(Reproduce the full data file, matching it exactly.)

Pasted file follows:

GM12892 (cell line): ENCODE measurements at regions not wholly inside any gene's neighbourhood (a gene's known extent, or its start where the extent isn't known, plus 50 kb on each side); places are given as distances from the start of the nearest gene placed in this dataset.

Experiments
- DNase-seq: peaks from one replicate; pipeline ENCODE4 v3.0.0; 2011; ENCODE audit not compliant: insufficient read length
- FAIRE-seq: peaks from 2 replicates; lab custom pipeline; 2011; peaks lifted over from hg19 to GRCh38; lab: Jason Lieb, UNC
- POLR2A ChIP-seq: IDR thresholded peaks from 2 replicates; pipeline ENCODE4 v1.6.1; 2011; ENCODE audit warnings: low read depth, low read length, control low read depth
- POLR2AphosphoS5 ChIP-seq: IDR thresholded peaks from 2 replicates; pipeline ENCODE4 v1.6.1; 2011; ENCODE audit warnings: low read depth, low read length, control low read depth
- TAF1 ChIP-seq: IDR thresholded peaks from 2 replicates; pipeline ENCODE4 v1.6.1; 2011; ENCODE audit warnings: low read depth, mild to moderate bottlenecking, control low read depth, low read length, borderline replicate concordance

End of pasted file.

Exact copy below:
GM12892 (cell line): ENCODE measurements at regions not wholly inside any gene's neighbourhood (a gene's known extent, or its start where the extent isn't known, plus 50 kb on each side); places are given as distances from the start of the nearest gene placed in this dataset.

Experiments
- DNase-seq: peaks from one replicate; pipeline ENCODE4 v3.0.0; 2011; ENCODE audit not compliant: insufficient read length
- FAIRE-seq: peaks from 2 replicates; lab custom pipeline; 2011; peaks lifted over from hg19 to GRCh38; lab: Jason Lieb, UNC
- POLR2A ChIP-seq: IDR thresholded peaks from 2 replicates; pipeline ENCODE4 v1.6.1; 2011; ENCODE audit warnings: low read depth, low read length, control low read depth
- POLR2AphosphoS5 ChIP-seq: IDR thresholded peaks from 2 replicates; pipeline ENCODE4 v1.6.1; 2011; ENCODE audit warnings: low read depth, low read length, control low read depth
- TAF1 ChIP-seq: IDR thresholded peaks from 2 replicates; pipeline ENCODE4 v1.6.1; 2011; ENCODE audit warnings: low read depth, mild to moderate bottlenecking, control low read depth, low read length, borderline replicate concordance